History professor Ed Peterson marks his 50th year at UW-River Falls in 2004. A chronicle of his incredible life and career by Brenda K. Bredahl, '90
(Published May 2003)
Tucked in South Hall's second-floor southeast corner is Room 224 where history professor Ed Peterson has taught for almost a half-century. The room in the 1897 building is sparse—there's no multi-media instructor's station or whiteboard with markers, just a pencil sharpener and a few yellowed map spools up front in the small room. Dataports are unused along the baseboard, and an overhead projector holds Peterson's jacket. It's one of the sunniest rooms on campus, overlooking the library entrance and the hub of campus.
Books by Edward N. Peterson
The most senior member of the faculty, Peterson's uniform is typically a crisp short-sleeved light blue oxford shirt, charcoal pants, and slip-on walking shoes. He brings no lecture notes or visual aids to class, and a few students deposit late papers on the front table. He's sitting on the table, swinging his legs and spinning his chalk, greeting students as they saunter in.
After an informal chat about the situation in Iraq, Peterson , 77, begins History 327, World War I to World War II, with a lecture about Japanese stereotypes. Names, places, dates and ideas flow from brain to hand to chalkboard, and into student notebooks. With impeccable fluidity covering hundreds of years, Peterson provides context leading up to Japanese involvement. “When we talk about Pearl Harbor later in the semester, I will argue that it was preventable,” he contends.
At the end of the lecture, he posits one more idea. “Next week I will argue that although we fought the Japanese [in WWII], we were closer to them culturally than to our ally—the Chinese—symbolized by the importance of baseball in both cultures.” What is certain, Peterson says, is that history is meant to be interpreted. Facts are not absolute. Serendipity happens.
Serendipity, it seems, is a recurring theme in Peterson's life, work and nature. In the Persian tale from which the word is derived, three intelligent princes of the island of Serendip (Sri Lanka) set out on a journey, as admonished by their father, to acquire maturity and wisdom. As they meander, they apply courage, kindness and sagacity to make the best of life's trials. They return ready for responsibility—making many friends, helping everyone they meet, and becoming mentors and teachers at the kingdom.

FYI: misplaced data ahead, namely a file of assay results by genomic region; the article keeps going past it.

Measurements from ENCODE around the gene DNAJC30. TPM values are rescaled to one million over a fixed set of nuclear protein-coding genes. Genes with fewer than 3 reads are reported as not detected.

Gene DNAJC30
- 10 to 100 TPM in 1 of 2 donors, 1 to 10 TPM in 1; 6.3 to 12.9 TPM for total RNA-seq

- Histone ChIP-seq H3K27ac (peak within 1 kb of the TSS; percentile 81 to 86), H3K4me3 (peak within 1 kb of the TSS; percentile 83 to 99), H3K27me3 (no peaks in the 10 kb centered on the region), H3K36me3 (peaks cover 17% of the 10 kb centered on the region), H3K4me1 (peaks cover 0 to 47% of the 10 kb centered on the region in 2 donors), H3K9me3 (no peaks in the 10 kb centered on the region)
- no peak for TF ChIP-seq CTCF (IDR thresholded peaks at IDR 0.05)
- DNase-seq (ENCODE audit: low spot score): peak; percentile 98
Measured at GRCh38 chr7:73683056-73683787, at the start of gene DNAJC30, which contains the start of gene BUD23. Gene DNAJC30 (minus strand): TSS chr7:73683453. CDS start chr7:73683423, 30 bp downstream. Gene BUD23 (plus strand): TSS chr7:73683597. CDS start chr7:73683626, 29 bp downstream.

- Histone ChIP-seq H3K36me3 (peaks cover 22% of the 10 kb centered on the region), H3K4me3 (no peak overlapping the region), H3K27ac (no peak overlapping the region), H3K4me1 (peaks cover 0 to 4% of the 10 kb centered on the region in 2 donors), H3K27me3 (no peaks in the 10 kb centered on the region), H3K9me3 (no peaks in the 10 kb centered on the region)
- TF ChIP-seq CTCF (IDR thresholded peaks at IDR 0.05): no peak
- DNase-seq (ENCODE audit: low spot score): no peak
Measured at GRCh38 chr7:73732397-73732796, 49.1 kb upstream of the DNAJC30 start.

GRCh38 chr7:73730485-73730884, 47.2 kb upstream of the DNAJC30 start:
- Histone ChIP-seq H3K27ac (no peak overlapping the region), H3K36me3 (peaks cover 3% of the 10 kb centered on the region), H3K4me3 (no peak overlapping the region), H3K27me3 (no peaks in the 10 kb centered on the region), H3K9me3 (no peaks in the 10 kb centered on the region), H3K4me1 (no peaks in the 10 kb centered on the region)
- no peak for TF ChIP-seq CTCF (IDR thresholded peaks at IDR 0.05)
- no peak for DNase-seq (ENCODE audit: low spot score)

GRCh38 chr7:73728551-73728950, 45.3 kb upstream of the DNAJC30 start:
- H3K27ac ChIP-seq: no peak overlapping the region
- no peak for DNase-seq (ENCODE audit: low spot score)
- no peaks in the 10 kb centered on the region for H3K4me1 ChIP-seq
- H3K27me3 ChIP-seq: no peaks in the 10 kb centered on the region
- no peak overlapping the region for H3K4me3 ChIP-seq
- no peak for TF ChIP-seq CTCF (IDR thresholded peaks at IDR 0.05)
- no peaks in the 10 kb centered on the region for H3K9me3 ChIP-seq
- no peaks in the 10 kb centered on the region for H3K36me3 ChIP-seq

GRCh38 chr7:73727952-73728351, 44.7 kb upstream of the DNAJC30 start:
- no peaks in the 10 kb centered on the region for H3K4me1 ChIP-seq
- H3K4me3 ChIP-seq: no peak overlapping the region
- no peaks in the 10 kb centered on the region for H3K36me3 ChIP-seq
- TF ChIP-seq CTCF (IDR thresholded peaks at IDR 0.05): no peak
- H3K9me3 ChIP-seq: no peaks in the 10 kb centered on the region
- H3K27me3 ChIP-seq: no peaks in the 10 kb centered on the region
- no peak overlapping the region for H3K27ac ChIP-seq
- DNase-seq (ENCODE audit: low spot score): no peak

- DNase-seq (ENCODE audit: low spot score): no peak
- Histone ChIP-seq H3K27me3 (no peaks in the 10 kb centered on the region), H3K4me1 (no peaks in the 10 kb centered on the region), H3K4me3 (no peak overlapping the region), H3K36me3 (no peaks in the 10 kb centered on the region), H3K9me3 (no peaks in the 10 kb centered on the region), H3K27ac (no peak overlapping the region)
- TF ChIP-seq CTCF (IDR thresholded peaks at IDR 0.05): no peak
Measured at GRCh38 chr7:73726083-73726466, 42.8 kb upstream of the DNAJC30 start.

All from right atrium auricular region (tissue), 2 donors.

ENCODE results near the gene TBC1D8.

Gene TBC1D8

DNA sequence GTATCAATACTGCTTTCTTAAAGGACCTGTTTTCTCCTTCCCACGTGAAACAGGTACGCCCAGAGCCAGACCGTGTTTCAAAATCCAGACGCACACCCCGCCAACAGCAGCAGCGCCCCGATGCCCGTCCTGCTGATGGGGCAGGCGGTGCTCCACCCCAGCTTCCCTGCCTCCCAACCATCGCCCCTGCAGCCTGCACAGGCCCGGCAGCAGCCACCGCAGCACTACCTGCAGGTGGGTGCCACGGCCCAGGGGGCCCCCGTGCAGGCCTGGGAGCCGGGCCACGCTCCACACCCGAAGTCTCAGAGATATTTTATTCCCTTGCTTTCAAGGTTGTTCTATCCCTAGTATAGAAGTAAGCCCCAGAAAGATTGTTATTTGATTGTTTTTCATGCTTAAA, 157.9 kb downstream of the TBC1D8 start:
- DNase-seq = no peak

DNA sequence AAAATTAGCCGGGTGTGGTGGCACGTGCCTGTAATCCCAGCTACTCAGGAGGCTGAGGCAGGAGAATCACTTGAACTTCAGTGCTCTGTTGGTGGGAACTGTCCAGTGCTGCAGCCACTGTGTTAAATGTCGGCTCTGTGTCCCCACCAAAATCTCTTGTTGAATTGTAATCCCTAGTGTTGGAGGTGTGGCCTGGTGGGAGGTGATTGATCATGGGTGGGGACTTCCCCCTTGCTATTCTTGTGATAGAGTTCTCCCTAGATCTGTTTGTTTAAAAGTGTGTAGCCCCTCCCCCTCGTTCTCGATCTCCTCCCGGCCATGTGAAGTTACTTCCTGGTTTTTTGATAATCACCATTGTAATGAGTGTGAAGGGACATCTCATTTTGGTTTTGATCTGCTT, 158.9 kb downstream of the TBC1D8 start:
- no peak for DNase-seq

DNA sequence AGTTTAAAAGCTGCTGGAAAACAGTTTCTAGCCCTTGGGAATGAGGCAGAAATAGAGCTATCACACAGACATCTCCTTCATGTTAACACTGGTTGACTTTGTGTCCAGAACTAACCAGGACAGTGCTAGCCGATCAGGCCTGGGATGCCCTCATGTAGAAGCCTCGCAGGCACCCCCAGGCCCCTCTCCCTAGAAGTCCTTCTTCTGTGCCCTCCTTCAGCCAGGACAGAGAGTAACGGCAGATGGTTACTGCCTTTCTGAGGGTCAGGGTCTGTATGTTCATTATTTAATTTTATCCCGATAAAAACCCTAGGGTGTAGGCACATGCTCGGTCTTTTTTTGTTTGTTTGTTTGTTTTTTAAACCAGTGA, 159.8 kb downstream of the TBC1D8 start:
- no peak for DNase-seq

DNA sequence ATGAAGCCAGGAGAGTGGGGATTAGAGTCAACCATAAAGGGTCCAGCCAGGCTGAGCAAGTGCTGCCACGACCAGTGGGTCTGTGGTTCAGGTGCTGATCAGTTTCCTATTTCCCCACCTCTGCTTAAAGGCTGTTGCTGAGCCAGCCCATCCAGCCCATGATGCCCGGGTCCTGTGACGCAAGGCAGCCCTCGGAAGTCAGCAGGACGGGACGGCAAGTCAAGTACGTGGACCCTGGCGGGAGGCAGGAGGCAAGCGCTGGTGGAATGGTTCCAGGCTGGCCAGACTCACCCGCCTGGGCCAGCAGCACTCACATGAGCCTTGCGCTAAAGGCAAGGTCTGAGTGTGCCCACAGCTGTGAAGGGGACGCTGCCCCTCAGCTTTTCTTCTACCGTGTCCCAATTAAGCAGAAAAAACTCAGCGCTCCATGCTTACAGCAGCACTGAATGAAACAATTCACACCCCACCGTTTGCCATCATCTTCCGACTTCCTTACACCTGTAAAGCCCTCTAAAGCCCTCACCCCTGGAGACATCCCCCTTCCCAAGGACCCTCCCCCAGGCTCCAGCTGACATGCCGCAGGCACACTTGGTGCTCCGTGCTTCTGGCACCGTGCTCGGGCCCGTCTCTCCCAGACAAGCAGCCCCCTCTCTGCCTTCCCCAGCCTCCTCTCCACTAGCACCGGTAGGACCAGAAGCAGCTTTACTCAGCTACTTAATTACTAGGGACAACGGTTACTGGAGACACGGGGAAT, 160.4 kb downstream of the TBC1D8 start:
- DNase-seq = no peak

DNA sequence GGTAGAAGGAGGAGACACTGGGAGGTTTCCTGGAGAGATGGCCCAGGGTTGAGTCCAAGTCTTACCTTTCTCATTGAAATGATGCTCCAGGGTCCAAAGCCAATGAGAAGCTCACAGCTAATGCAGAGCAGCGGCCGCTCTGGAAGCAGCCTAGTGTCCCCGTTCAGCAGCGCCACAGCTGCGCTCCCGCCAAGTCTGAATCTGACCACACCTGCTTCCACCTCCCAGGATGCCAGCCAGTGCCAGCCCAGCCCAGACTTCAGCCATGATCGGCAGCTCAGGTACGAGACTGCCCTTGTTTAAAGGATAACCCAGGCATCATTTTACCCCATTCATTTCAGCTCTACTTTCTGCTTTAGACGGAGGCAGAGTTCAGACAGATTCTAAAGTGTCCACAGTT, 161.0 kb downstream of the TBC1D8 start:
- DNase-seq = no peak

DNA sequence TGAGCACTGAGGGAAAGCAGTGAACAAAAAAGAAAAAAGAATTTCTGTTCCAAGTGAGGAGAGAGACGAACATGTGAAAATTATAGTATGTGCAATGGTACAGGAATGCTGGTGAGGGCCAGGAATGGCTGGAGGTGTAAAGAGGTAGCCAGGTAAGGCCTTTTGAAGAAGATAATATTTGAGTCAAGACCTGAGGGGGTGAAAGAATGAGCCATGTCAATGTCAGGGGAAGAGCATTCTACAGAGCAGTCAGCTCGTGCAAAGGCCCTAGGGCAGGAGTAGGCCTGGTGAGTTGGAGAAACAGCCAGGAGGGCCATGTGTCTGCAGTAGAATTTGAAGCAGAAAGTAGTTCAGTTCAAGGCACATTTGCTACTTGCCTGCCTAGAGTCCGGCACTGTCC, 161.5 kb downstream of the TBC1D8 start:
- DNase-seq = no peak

In reflecting on life as a missionary, veteran, husband, father, teacher, scholar and author of seven books, it's clear that Peterson , who marks his 50th year at UW-RF in 2004, is a serendipitist—possessing the gifts of humor, compassion and generosity like the heroes in the ancient fable. Indeed, much of his own life was a series of happy accidents.
The son of a clothing salesman and pastor whose church was in the slums of St. Joseph, Mo., Peterson started his first vocation when the church's regional spiritual leader thought that Ed should be ordained and enter the ministry. He agreed, and at 17 spent a summer proselytizing in Missouri and Illinois.
While traveling, he discovered a book debating his church's founding. He decided to leave the church after serious contemplation. No longer having a deferment, he was drafted. This eventually led to a tour of duty in Germany during WWII's final months— an experience that laid the foundation for his family life, vocation and scholarly endeavors.
In January 1945, Peterson and his company on the front arrived at a bombed-out schoolhouse in the liberated province of Alsace where he befriended a teacher, who taught him the language. By April, he was the interpreter when his squad occupied a house, ousting a dentist and his family to their dental office in town.
Peterson's humanitarianism came through. “I felt sorry for them, and being the interpreter, I helped carry their belongings to the dental office,” Peterson remembers. “Despite non-fraternization rules, quickly I became part of their family, spending evenings at dinner, playing chess, reading their books, listening to their daughter play piano and learning to speak German.”
Although scheduled to go stateside and prepare for duty in Japan, Peterson was instead transferred to the 3rd Infantry Division to remain in postwar Germany for two more years.
“I was happy; I wanted to stay and learn about the culture,” says Peterson . Because he had a bit of college, an officer asked him to run a library for servicemen. He went to nearby Hersfeld to buy stationery items, and met a “very interesting” young woman named Ursula Schmidt, whose mother ran the store.
“Although she spoke English, I said, ‘Nein,' and insisted on speaking her language,” Peterson recalls of their first encounter. “So I would go back to the store—when I really didn't need anything. One evening I went to a concert and she was there, so I walked her home, and upon being asked in, was surprised to find the complete works of Mark Twain in their library,” says Peterson . “Ursula knew more about the great author of my home state than I did.” Their relationship blossomed.
Peterson arrived stateside in May 1947, but Ursula was still in Germany. Stationed at a Brooklyn base, his missions consisted of working on a transport ship that retrieved troops from Europe. When in Germany, Peterson had his shipmates cover for him while he hitchhiked to Frankfurt to visit Ursula. “We were trying desperately to get married,” he remembers, “but the anti-fraternization laws weren't lifted until fall 1947. Finally, in late October 1947, my ship left to pick up troops in Italy, and as we were leaving New York, another ship hit us. We were sent back to the harbor.”